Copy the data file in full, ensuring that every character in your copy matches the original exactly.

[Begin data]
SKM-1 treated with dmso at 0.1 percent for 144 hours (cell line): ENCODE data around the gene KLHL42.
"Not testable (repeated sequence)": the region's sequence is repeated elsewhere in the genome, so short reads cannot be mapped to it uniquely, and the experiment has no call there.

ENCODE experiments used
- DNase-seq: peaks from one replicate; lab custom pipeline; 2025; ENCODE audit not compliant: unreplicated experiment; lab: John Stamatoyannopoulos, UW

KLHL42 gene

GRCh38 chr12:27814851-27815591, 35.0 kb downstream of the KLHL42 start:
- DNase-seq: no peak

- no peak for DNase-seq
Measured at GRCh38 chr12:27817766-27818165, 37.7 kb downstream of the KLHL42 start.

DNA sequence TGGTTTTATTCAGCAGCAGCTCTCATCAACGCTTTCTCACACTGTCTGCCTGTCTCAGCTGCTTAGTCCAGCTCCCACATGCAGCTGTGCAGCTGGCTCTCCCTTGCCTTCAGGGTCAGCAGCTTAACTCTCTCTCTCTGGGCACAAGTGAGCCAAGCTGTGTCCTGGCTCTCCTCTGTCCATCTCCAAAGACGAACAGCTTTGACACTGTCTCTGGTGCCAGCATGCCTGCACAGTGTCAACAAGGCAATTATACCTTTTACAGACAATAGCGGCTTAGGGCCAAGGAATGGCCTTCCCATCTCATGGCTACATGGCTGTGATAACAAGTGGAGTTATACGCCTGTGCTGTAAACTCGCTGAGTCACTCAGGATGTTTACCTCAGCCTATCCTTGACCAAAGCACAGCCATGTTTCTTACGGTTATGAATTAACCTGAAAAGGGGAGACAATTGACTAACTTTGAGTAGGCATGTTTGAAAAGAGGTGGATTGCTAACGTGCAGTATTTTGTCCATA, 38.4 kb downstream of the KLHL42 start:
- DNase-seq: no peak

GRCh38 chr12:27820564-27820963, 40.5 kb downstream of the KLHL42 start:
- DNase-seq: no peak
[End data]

SKM-1 treated with dmso at 0.1 percent for 144 hours (cell line): ENCODE data around the gene KLHL42.
"Not testable (repeated sequence)": the region's sequence is repeated elsewhere in the genome, so short reads cannot be mapped to it uniquely, and the experiment has no call there.

ENCODE experiments used
- DNase-seq: peaks from one replicate; lab custom pipeline; 2025; ENCODE audit not compliant: unreplicated experiment; lab: John Stamatoyannopoulos, UW

KLHL42 gene

GRCh38 chr12:27814851-27815591, 35.0 kb downstream of the KLHL42 start:
- DNase-seq: no peak

- no peak for DNase-seq
Measured at GRCh38 chr12:27817766-27818165, 37.7 kb downstream of the KLHL42 start.

DNA sequence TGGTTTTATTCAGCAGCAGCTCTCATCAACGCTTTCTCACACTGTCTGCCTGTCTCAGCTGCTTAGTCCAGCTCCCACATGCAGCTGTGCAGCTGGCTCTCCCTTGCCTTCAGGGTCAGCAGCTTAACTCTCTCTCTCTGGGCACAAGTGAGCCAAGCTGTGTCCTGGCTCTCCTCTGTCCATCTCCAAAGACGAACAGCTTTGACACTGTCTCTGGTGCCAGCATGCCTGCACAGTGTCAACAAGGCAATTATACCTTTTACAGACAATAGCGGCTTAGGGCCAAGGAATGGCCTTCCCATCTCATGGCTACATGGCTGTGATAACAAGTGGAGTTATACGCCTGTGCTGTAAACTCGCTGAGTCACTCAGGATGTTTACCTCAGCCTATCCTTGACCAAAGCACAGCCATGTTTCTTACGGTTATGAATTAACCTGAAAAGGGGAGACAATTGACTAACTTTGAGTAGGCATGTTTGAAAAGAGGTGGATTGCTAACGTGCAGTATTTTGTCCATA, 38.4 kb downstream of the KLHL42 start:
- DNase-seq: no peak

GRCh38 chr12:27820564-27820963, 40.5 kb downstream of the KLHL42 start:
- DNase-seq: no peak